I encountered two people who were surprised
when I predicted that they would agree that was
their weakness.  Both a young man and a young
woman were from international cultures.  The
same can be said with some American traditions,
but there are some slight differences.

This blog entry is about identifying people who
make such requests that are not in your interest. 
It is also about what we should be doing in a way
that realizes we will face these and what we can
do to more easily and more honestly deal with
these requests and feel good about ourselves.

Pier Forni has written that exercising self control
realistically is working toward your goals, but
refraining from doing so at another’s expense in The
Thinking life (2010).
If you reach out and help someone else reach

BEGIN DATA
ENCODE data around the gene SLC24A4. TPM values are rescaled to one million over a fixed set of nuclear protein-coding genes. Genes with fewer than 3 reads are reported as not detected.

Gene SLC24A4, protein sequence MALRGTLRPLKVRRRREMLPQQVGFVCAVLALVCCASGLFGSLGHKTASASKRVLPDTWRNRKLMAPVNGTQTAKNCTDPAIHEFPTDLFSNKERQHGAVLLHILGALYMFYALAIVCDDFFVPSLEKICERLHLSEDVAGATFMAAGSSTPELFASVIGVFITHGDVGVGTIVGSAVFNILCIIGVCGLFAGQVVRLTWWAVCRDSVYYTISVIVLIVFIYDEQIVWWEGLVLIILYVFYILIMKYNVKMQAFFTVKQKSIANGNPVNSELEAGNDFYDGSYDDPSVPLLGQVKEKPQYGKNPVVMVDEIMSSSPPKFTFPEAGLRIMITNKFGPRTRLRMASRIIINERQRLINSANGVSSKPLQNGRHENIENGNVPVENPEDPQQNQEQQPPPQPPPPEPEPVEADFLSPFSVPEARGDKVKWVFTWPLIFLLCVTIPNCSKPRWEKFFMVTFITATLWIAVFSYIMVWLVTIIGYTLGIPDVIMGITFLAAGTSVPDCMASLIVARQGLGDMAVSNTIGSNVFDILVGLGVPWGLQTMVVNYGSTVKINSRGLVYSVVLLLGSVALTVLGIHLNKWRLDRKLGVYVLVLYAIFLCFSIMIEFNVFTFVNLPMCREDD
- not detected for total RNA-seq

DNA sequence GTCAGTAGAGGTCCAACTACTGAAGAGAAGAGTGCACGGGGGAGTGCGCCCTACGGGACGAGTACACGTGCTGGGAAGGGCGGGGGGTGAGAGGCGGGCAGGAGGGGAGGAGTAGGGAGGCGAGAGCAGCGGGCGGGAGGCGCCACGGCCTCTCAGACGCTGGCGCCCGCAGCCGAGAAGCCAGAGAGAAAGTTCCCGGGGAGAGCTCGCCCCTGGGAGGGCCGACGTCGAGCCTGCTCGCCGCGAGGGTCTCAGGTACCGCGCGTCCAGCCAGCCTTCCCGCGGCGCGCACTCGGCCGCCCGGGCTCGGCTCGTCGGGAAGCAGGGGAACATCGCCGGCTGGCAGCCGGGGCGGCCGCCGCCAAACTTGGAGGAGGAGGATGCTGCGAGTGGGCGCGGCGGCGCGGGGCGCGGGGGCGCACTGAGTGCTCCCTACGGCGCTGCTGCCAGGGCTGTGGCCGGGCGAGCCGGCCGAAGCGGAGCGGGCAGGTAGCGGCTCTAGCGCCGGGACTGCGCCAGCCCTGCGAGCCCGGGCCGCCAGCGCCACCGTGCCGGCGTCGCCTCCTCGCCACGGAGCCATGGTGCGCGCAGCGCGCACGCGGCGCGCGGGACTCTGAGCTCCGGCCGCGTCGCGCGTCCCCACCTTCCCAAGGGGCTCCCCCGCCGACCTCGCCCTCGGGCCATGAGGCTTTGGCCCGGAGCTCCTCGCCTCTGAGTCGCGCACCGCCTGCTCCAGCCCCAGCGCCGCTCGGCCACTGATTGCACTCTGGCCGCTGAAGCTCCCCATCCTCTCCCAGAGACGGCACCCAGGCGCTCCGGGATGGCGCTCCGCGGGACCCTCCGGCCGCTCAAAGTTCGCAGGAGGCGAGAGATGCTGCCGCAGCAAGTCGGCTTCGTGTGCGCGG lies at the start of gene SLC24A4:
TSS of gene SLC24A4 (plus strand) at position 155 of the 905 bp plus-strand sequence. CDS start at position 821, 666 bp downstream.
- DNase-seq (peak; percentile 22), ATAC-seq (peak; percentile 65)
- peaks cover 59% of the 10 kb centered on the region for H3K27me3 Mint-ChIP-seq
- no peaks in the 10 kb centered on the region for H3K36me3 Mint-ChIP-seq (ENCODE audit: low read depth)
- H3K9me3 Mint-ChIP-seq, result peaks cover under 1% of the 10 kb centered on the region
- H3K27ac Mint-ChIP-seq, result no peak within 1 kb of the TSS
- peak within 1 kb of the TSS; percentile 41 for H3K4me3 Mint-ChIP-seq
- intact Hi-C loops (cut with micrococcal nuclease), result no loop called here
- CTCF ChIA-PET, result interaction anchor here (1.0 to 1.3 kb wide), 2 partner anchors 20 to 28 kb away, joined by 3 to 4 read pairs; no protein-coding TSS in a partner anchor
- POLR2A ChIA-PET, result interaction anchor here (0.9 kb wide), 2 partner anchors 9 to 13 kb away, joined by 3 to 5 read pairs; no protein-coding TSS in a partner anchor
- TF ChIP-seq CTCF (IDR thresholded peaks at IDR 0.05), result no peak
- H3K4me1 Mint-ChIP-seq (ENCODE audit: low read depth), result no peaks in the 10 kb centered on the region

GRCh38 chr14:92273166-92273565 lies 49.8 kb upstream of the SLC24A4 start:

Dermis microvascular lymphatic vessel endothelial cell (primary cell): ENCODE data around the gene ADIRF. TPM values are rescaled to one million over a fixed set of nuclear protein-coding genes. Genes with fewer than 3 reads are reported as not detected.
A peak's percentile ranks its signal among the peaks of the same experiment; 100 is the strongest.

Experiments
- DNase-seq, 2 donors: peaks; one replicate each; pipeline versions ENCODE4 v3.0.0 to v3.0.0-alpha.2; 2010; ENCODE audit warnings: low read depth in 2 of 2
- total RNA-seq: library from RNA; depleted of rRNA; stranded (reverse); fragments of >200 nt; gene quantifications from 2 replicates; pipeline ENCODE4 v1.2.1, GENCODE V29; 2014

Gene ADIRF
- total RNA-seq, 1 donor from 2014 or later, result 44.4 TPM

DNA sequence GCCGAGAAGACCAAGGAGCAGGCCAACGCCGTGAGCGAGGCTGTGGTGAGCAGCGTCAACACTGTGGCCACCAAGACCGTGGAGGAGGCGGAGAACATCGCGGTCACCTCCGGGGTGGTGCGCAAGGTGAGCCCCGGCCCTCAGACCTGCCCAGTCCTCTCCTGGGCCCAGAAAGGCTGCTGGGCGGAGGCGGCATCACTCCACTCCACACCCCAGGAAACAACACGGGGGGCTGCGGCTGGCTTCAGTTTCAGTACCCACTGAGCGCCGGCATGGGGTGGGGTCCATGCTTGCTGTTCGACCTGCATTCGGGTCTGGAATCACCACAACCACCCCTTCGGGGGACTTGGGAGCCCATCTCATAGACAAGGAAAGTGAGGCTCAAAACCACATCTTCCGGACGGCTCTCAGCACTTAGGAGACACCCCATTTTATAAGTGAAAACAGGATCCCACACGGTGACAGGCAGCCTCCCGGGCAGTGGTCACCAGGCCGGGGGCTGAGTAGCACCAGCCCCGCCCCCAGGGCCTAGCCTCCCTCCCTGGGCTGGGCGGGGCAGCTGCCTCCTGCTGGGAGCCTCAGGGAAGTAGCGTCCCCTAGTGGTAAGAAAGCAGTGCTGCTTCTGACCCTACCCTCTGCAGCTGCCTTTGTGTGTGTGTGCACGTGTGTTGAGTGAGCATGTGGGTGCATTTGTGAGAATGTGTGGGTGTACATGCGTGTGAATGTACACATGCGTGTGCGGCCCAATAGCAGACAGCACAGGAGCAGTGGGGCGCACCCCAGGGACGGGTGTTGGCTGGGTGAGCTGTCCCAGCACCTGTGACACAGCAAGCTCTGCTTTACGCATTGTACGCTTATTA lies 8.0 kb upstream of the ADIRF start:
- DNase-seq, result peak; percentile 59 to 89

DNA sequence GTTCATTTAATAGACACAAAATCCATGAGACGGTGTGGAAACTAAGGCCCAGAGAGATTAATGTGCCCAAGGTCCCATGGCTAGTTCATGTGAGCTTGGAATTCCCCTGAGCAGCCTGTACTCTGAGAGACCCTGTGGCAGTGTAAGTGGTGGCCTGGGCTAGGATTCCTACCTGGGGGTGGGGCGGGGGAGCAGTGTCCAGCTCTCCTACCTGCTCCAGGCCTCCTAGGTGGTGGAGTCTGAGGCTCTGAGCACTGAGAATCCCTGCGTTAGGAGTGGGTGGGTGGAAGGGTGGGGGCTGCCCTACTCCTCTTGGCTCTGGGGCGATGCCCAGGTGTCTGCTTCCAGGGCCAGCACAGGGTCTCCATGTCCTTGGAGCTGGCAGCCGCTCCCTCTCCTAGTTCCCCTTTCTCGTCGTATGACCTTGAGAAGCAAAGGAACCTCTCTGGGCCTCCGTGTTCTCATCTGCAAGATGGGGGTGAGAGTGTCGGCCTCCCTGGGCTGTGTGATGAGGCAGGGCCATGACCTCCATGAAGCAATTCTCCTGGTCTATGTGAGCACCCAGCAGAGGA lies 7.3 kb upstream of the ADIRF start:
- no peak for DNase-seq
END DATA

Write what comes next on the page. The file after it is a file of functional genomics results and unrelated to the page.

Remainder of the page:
their goals while reaching your goals you are
exercising “self-control” at its best.

The first step in defining when and when not to
say “no” is: understanding what the steps are to reach
your goals.  Then maintain self control to identify whether
a request aids in helping someone else reach their
objectives and yours.

Mark Goulston wrote about the different personalities
we will encounter who might ask for our help.

He classified them into a series of toxic people and Givers:
Toxic people are needy as they demand constant attention
and help, use emotional blackmail to get what they want,
and offer gratitude only if it “keeps you on the hook.”
    BULLIES - go after “easy prey” - your actionset boundaries
    TAKERS - ‘hit you up’ every day for an easy favor - your action: